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UK judge rules in favour of university professor sacked for anti-Zionist views

Originally published: Middle East Eye on February 5, 2024 by Middle East Eye Staff (more by Middle East Eye)  | (Posted Feb 07, 2024)

A UK judge on Monday ruled in a landmark decision that David Miller, a professor of political sociology, who was fired from the University of Bristol in 2021 for anti-Zionist views, was unfairly dismissed and subjected to discrimination.

Rahman Lowe Solicitors, Miller’s representatives, called the judgment a “significant triumph”, establishing that anti-Zionist beliefs are legally protected in the workplace.

“Prof. Miller successfully claimed discrimination based on his philosophical belief that Zionism is inherently racist, imperialist, and colonial, a protected characteristic under the Equality Act 2010, alongside a finding of unfair dismissal,” a statement from the solicitors said.

“This judgment establishes for the first time ever that anti-Zionist beliefs are protected in the workplace,” they added.

The judgment found that Miller had experienced discrimination based on his philosophical belief and had been unfairly dismissed by Bristol University.

The decision was hailed by free speech advocates, with one commentator calling it a “key victory for free speech and academic freedom”.

The case has gathered widespread attention in recent years, particularly from academics and individuals advocating for justice, fairness and equality in Palestine.

Anti-Israel criticism

David Miller was dismissed in 2021 after accusing Israel of wanting to “impose [its] will all over the world”.

Following his dismissal, he launched employment tribunal proceedings claiming unfair dismissal, breach of contract and discrimination or victimisation on grounds of religion or belief.

At his hearing he made clear that anti-Zionism was not the same as antisemitism, and was not a “racist set of ideas”.

He added that it was impossible for a Zionist state such as Israel to be non-racist, and described Gaza as an “open air prison”.

Rahman Lowe’s partner Zillur Rahman, who represented Miller, called it a “landmark case” which “marks a pivotal moment in the history of our country for those who believe in upholding the rights of Palestinians”.

“The timing of this judgment will be welcomed by many who at present are facing persecution in their workplaces for speaking out against the crimes of the Israeli state, and the genocide taking place in Gaza,” he added.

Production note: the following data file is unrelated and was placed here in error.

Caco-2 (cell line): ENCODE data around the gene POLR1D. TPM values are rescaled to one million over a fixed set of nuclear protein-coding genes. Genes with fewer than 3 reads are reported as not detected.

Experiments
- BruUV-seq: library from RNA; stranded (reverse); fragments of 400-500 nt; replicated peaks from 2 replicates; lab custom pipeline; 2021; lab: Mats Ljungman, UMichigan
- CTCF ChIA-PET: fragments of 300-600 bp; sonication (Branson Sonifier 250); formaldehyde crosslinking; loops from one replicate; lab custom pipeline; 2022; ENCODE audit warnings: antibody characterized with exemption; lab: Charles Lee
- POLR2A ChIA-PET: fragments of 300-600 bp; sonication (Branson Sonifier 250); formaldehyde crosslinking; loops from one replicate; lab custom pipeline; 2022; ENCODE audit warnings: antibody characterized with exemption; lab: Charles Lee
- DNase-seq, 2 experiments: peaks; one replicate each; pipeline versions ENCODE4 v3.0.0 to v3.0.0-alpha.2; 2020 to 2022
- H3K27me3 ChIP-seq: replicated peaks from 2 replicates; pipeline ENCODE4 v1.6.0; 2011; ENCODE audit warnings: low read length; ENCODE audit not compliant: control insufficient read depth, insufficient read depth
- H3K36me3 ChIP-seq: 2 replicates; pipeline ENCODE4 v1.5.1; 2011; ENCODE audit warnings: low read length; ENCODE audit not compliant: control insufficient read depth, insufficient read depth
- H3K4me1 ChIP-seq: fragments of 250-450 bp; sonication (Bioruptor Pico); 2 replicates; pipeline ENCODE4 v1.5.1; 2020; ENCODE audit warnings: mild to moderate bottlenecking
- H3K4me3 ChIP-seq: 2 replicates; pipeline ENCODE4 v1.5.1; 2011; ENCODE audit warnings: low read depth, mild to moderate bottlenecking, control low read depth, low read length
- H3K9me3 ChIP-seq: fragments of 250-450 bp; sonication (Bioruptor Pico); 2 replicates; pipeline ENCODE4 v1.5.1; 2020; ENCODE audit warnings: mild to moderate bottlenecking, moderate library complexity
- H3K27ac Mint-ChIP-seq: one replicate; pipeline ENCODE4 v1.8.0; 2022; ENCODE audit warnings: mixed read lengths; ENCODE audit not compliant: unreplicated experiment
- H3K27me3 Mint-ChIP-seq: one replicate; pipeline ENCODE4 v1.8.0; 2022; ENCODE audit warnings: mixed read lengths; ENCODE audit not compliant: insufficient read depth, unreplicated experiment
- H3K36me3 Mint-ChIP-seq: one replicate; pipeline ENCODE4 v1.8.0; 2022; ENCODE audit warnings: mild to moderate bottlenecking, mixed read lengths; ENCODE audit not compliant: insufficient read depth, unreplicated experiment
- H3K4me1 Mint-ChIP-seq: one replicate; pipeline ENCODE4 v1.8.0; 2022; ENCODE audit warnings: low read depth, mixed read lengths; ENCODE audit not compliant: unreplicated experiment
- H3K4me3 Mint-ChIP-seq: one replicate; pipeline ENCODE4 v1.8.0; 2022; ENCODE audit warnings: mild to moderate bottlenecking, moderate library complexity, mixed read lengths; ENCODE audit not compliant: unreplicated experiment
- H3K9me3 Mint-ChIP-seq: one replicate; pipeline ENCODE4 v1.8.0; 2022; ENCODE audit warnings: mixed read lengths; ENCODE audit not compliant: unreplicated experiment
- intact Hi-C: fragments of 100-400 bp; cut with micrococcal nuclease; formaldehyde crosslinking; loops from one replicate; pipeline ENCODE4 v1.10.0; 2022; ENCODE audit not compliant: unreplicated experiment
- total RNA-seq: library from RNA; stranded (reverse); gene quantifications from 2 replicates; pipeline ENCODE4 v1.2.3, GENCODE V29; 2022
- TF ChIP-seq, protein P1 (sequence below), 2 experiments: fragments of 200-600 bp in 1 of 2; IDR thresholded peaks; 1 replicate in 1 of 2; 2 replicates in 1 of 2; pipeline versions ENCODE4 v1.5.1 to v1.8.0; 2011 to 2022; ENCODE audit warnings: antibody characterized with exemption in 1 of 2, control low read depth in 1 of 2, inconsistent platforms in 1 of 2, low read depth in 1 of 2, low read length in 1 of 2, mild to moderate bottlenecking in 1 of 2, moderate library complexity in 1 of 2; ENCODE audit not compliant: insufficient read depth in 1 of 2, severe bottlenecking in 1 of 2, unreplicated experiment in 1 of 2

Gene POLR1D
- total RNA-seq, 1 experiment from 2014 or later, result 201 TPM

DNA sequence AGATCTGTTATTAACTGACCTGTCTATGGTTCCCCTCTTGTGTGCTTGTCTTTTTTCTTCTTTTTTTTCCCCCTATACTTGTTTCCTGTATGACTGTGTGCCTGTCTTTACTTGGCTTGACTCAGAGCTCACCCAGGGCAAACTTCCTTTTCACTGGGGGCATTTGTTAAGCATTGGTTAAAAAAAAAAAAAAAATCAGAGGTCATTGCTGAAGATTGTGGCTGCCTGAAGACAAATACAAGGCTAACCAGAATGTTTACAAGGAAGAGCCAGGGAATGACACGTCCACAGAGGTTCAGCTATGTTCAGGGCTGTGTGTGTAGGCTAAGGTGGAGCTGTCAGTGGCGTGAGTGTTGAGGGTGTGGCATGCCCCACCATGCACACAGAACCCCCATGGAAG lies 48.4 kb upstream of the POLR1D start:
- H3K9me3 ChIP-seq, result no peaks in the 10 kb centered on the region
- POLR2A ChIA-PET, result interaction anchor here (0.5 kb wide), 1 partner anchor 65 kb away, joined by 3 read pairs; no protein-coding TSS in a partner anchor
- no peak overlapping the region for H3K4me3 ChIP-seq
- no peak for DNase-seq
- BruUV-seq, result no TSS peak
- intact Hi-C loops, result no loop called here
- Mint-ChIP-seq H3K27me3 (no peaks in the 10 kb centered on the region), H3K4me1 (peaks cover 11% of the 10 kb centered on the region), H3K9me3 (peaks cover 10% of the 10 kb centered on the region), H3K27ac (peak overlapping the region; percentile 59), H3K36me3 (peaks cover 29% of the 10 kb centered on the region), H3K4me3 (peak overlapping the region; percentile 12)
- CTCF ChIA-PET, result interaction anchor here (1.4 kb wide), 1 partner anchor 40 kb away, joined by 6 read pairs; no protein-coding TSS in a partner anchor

I am also very proud that we have managed to establish that anti-Zionist views qualify as a protected belief under the UK Equality Act.

Miller responded to the decision saying that he hopes it would become a touchstone precedent in all future battles that people face with “the racist and genocidal ideology of Zionism and the movement to which it is attached”.

“I am extremely pleased that the Tribunal has concluded that I was unfairly and wrongfully dismissed by the University of Bristol. I am also very proud that we have managed to establish that anti-Zionist views qualify as a protected belief under the UK Equality Act,” he said.

“The University of Bristol maintained that I was sacked because Zionist students were offended by my various remarks, but it was plain from the evidence of its own witnesses that this was untrue, and it was the anti-Zionist nature of my comments which was the decisive factor,” he added.

‘Disappointed’ and ‘dangerous’

The judgment was criticised by the Union of Jewish Students, a national body representing university Jewish societies and Jewish students. It noted that despite finding in favour of Miller, the tribunal found he had contributed to his own dismissal and was “culpable and blameworthy”.

UJS believes this may set a dangerous precedent about what can be lawfully said on campus about Jewish students and the societies at the centre of their social life. This will ultimately make Jewish students less safe.

In a statement, the University of Bristol said it was disappointed by the judgment and was reviewing the tribunal’s findings carefully.

It said:

After a full investigation and careful deliberation, the University concluded that Dr Miller did not meet the standards of behavior we expect from our staff in relation to comments he made in February 2021 about students and student societies linked to the University. As a result and considering our responsibilities to our students and the wider University community, his employment was terminated.

We recognize that these matters have caused deep concern for many, and that members of our community hold very different views from one another.

We would, therefore, encourage everyone to respond in a responsible and sensitive way in the current climate.

The University of Bristol remains committed to fostering a positive working and learning environment that enriches lives and where the essential principles of academic freedom are preserved.

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